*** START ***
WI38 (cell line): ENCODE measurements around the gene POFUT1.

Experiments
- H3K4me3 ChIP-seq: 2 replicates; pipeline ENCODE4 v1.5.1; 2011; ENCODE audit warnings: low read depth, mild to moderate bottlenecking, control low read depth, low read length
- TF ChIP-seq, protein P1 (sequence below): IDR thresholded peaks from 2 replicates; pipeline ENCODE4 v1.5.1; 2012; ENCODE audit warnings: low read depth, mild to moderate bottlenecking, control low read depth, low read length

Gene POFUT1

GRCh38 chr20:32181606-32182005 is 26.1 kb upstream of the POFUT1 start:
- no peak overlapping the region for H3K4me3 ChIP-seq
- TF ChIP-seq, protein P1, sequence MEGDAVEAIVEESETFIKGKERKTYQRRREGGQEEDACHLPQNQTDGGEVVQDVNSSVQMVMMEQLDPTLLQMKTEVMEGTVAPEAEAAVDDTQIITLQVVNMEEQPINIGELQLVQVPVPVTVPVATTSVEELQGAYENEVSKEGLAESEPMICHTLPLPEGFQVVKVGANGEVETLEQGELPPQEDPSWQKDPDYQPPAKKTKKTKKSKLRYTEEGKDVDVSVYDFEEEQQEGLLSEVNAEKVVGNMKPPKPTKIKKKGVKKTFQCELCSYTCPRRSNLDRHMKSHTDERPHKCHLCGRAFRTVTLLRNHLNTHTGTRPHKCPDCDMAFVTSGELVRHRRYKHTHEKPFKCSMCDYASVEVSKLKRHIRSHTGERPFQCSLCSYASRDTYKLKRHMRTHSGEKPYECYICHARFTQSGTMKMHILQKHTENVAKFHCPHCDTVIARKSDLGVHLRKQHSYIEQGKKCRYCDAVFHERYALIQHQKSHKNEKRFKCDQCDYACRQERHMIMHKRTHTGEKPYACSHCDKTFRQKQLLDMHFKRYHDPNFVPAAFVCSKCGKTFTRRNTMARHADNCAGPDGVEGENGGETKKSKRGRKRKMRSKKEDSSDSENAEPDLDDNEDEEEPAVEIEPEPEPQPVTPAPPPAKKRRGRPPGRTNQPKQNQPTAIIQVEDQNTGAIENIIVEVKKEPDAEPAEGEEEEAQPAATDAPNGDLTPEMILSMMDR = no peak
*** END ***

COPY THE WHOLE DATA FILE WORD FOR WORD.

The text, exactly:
WI38 (cell line): ENCODE measurements around the gene POFUT1.

Experiments
- H3K4me3 ChIP-seq: 2 replicates; pipeline ENCODE4 v1.5.1; 2011; ENCODE audit warnings: low read depth, mild to moderate bottlenecking, control low read depth, low read length
- TF ChIP-seq, protein P1 (sequence below): IDR thresholded peaks from 2 replicates; pipeline ENCODE4 v1.5.1; 2012; ENCODE audit warnings: low read depth, mild to moderate bottlenecking, control low read depth, low read length

Gene POFUT1

GRCh38 chr20:32181606-32182005 is 26.1 kb upstream of the POFUT1 start:
- no peak overlapping the region for H3K4me3 ChIP-seq
- TF ChIP-seq, protein P1, sequence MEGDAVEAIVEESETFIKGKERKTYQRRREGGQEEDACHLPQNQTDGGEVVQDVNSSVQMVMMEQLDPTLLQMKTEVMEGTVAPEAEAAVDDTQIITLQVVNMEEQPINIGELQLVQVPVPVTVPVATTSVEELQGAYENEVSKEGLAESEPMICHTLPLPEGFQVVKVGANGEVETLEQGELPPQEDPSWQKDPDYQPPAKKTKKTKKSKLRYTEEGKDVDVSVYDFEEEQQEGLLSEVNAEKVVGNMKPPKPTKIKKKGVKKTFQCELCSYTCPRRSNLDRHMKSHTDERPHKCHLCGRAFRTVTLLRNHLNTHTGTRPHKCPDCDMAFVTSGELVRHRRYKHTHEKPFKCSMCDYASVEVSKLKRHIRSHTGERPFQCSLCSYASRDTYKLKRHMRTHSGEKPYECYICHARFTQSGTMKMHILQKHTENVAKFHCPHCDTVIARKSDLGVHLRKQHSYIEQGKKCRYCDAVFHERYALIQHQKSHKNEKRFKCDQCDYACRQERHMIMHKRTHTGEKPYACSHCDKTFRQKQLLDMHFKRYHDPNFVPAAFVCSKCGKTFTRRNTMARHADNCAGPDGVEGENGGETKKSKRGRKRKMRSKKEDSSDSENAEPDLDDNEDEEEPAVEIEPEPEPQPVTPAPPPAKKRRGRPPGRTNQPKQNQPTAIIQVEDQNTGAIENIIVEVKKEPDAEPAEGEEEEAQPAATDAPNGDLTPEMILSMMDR = no peak